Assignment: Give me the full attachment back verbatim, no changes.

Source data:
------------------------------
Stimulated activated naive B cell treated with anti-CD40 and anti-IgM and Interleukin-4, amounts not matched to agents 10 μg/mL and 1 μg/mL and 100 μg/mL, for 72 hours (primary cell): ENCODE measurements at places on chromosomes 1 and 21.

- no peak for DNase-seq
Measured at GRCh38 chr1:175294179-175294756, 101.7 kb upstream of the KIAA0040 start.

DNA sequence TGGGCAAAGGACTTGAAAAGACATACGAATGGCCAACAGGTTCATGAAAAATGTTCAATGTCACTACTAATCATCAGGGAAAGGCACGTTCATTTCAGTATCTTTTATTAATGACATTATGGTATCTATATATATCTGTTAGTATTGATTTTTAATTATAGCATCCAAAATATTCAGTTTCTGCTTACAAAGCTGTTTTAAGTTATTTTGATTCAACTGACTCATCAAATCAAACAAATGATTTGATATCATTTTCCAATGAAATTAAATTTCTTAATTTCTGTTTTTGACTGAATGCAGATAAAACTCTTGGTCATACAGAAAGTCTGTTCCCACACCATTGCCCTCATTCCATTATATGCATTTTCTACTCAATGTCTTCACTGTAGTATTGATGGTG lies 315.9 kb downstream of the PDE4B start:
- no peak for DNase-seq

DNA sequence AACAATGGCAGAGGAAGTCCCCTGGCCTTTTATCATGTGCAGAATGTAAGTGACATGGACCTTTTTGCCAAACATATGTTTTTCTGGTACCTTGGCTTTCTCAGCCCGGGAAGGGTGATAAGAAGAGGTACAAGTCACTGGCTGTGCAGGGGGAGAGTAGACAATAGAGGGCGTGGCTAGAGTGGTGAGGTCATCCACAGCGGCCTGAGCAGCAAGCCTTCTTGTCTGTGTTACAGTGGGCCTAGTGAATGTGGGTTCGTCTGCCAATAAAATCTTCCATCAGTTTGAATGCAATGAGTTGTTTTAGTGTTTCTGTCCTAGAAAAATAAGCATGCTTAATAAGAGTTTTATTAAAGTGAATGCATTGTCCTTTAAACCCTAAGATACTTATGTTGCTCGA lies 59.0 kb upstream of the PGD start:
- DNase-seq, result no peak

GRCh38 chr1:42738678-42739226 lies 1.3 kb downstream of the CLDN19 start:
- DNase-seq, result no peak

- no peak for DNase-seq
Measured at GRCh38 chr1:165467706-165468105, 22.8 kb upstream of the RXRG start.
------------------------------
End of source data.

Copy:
Stimulated activated naive B cell treated with anti-CD40 and anti-IgM and Interleukin-4, amounts not matched to agents 10 μg/mL and 1 μg/mL and 100 μg/mL, for 72 hours (primary cell): ENCODE measurements at places on chromosomes 1 and 21.

- no peak for DNase-seq
Measured at GRCh38 chr1:175294179-175294756, 101.7 kb upstream of the KIAA0040 start.

DNA sequence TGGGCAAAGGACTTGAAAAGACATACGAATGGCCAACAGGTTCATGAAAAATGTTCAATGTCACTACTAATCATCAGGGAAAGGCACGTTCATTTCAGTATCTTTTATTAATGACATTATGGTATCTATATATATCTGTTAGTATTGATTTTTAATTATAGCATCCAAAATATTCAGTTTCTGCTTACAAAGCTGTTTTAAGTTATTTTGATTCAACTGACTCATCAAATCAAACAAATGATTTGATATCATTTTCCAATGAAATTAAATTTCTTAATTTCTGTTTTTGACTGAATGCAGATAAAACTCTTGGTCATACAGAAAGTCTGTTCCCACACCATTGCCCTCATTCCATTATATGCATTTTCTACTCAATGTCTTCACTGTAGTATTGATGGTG lies 315.9 kb downstream of the PDE4B start:
- no peak for DNase-seq

DNA sequence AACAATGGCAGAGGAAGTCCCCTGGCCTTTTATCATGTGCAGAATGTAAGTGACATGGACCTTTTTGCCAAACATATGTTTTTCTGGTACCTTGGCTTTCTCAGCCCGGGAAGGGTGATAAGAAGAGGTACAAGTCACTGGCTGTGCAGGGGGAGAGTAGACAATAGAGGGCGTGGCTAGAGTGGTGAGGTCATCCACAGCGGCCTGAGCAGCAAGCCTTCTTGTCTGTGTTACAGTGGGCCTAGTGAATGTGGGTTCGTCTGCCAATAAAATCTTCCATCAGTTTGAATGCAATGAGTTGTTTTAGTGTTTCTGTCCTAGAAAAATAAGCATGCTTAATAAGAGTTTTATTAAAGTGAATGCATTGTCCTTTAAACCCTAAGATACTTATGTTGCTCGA lies 59.0 kb upstream of the PGD start:
- DNase-seq, result no peak

GRCh38 chr1:42738678-42739226 lies 1.3 kb downstream of the CLDN19 start:
- DNase-seq, result no peak

- no peak for DNase-seq
Measured at GRCh38 chr1:165467706-165468105, 22.8 kb upstream of the RXRG start.